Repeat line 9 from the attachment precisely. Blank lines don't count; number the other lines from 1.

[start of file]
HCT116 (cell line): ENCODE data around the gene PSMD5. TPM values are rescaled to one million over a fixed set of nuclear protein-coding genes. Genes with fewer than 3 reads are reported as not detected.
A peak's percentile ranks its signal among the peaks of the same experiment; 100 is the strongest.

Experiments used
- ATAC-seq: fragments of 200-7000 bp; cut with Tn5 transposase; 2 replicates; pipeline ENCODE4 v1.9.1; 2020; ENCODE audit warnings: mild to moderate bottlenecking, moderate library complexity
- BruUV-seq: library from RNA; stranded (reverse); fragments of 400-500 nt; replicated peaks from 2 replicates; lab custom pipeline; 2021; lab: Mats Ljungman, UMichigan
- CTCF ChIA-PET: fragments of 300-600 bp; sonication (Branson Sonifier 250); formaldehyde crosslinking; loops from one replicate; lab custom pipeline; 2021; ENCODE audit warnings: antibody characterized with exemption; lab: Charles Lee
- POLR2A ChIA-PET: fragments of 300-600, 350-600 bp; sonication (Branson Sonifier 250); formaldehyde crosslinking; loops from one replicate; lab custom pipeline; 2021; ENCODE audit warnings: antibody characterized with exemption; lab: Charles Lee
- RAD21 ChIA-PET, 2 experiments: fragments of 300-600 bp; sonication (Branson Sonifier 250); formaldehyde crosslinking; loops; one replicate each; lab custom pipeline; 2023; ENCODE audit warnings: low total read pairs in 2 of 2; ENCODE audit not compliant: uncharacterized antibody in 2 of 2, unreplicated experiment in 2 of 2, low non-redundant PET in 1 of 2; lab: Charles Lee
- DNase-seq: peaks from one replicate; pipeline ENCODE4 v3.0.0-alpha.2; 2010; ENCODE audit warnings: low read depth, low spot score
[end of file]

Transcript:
- DNase-seq: peaks from one replicate; pipeline ENCODE4 v3.0.0-alpha.2; 2010; ENCODE audit warnings: low read depth, low spot score